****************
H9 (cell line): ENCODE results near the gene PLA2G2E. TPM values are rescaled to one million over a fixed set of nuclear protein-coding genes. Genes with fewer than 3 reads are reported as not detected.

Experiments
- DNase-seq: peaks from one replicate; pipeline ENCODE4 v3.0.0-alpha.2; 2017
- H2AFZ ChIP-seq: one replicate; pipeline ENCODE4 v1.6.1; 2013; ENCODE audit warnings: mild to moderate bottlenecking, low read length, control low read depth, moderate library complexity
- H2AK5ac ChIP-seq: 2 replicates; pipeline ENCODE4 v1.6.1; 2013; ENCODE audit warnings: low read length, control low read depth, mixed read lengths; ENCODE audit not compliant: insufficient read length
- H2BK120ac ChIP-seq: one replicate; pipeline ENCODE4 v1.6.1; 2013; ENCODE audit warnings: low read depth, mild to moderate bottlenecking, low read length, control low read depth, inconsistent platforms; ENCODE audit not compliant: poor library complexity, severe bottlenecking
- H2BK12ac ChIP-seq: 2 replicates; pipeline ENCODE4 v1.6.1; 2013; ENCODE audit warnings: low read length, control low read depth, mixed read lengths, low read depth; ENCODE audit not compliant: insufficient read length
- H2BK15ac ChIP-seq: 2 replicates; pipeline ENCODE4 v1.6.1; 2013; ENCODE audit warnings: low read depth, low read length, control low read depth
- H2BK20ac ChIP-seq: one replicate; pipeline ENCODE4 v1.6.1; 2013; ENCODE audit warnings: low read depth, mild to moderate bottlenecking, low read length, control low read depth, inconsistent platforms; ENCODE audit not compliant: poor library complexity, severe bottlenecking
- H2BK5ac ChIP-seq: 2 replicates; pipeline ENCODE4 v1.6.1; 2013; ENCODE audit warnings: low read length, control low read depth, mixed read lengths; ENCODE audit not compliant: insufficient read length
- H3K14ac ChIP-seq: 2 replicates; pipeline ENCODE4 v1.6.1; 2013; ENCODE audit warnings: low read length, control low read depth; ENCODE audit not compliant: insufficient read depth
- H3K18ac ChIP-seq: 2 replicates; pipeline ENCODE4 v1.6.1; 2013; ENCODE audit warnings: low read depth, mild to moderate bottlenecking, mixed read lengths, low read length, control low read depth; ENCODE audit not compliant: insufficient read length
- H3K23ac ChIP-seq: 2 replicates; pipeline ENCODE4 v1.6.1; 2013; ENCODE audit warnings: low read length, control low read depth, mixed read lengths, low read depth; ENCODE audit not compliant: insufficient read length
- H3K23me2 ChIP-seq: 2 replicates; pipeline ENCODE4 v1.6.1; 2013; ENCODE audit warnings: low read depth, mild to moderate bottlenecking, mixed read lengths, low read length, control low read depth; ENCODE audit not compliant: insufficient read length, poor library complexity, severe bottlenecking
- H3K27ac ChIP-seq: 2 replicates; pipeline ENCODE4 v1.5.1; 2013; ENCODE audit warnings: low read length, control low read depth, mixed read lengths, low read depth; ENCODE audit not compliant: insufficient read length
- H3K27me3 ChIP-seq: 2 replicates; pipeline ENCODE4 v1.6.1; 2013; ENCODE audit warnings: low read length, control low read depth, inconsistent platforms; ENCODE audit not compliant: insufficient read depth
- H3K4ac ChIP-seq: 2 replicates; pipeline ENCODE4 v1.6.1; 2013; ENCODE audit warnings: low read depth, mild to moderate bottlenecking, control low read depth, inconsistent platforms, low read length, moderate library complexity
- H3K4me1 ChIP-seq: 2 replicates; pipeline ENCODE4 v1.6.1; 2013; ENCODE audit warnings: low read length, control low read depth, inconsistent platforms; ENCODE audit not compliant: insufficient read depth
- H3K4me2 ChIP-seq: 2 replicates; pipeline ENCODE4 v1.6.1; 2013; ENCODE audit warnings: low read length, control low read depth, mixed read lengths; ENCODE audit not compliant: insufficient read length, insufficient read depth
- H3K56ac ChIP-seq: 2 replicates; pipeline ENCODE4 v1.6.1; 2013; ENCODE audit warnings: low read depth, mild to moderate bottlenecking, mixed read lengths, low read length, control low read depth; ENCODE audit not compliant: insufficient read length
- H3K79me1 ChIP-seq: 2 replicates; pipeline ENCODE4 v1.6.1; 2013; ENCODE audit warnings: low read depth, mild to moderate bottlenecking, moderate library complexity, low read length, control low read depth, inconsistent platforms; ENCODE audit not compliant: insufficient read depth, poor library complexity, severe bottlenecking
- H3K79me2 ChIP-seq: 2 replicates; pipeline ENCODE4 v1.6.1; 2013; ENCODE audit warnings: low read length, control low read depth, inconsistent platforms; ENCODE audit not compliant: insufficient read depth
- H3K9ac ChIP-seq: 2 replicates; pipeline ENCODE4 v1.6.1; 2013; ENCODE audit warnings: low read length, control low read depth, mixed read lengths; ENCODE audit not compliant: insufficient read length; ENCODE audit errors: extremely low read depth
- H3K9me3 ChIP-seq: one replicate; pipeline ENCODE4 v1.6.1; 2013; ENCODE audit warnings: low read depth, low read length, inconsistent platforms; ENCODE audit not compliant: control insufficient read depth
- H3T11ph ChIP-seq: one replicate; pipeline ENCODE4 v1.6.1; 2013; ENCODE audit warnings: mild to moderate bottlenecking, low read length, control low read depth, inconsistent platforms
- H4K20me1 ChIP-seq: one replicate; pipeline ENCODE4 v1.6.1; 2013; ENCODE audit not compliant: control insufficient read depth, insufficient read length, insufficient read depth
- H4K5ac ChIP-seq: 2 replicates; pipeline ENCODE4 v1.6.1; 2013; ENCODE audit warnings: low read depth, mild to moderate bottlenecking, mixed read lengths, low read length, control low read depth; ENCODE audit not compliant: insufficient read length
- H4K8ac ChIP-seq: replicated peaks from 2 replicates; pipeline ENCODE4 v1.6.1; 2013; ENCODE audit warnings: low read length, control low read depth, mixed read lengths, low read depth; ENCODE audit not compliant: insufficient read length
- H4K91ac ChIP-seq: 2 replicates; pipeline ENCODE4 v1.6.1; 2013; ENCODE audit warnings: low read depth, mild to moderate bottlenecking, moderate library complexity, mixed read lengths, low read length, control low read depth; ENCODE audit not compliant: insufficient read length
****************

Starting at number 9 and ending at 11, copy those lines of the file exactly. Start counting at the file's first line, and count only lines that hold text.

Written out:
- H2BK20ac ChIP-seq: one replicate; pipeline ENCODE4 v1.6.1; 2013; ENCODE audit warnings: low read depth, mild to moderate bottlenecking, low read length, control low read depth, inconsistent platforms; ENCODE audit not compliant: poor library complexity, severe bottlenecking
- H2BK5ac ChIP-seq: 2 replicates; pipeline ENCODE4 v1.6.1; 2013; ENCODE audit warnings: low read length, control low read depth, mixed read lengths; ENCODE audit not compliant: insufficient read length
- H3K14ac ChIP-seq: 2 replicates; pipeline ENCODE4 v1.6.1; 2013; ENCODE audit warnings: low read length, control low read depth; ENCODE audit not compliant: insufficient read depth